U.S. hotel supply has been significantly supplemented by major oil and gas tracts over the past half-decade, but performance in these markets has slowed as U.S. oil prices have declined, according to an analysis by STR Analytics.
Since 2010, hotel development in oil and gas market tracts have accounted for 25 percent of new supply that has entered the industry. The oil and gas market tracts also have accounted for 47 percent of Midscale properties and 44.5 percent of Economy hotels developed in the U.S. during that time.
“As most people already know, the growth of the U.S. oil and gas industry over the past few years has been a boon to the hotel industry, particularly in remote locations where the hotel markets were previously small to negligible,” said Steve Hennis, director at STR Analytics.
Among prominent oil submarkets, the North Dakota area has reported the largest supply increase since 2010, up 73.4 percent. Midland/Odessa, Texas (+44.4 percent) ranks second followed by the Texas South Area (+37.7 percent) and Bismarck, North Dakota (+36.9 percent).
More supply also is reported in the pipeline with nearly 11,000 rooms In Construction in the top 20 oil and gas tracts as well as another 24,000 rooms in planning stages.
Revenue-per-available-room growth in these tracts outpaced RevPAR growth in the U.S. for most of 2011, all of 2012 and roughly half of 2013. Since the middle months of 2013, RevPAR growth in the top 20 oil and gas tracts has lagged the overall growth in the U.S.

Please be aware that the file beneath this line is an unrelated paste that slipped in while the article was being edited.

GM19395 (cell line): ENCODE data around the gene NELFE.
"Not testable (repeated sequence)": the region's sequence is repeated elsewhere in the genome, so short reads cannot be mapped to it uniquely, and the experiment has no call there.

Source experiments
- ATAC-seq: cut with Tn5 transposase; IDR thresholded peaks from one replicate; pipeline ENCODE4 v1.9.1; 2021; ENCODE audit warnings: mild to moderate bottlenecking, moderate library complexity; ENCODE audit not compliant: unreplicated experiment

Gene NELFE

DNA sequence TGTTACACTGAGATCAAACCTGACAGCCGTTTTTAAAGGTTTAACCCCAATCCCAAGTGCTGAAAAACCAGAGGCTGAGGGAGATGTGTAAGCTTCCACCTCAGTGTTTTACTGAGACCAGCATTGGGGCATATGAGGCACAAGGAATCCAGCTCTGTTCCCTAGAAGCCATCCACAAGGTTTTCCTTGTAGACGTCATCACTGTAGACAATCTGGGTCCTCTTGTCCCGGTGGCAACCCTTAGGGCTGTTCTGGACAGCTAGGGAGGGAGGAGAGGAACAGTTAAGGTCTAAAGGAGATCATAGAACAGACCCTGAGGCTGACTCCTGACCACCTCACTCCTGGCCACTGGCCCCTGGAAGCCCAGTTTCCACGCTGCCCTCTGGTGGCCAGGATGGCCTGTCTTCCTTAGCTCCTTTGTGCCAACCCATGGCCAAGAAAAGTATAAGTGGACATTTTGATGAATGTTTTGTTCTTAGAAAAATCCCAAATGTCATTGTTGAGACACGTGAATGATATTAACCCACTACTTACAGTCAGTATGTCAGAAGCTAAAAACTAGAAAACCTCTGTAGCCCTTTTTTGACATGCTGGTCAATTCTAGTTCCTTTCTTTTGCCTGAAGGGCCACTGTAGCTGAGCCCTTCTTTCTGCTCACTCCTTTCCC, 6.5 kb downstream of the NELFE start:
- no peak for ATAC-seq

Thus far in 2015, 12-month running RevPAR growth in the U.S. has remained above 8.0 percent. During the same four months, that metric in the top 20 oil and gas tracts has remained below 8.0 percent. Most recently in April 2015, 12-month running RevPAR growth in the top 20 oil and gas tracts fell below 6.0 percent.
According to Hennis, occupancy began to slide in the top 20 oil and gas tracts in mid-2013 as supply growth started to outpace demand growth. RevPAR performance also began to lag as a result. In late 2014, crude oil prices decreased from more than US$100 to below US$60.
“With the price of oil at that level, the profitability of many fracking operations comes into question,” Hennis said. “The US$60 mark has been noted by many analysts as the reported break-even point for fracking.”
Recently, demand growth has also dipped in the top 20 oil-dependent tracts in the U.S. In these submarkets, STR reported demand declines of 0.3 percent and 3.5 percent for March and April, respectively. During those months, U.S. oil production growth has plateaued between 9.3 million and 9.4 million barrels per day. The North Dakota Area tract experienced the largest hotel demand decline in April 2015, dropping 9.0 percent.
The demand declines come after several years of steady demand increases in major market tracts driven by the oil and gas sector, according to Hennis.
“It is too early to tell if this is a shift in the trend, but it may be a possible warning sign of the potential fallout in these regions if oil prices remain low,” Hennis said.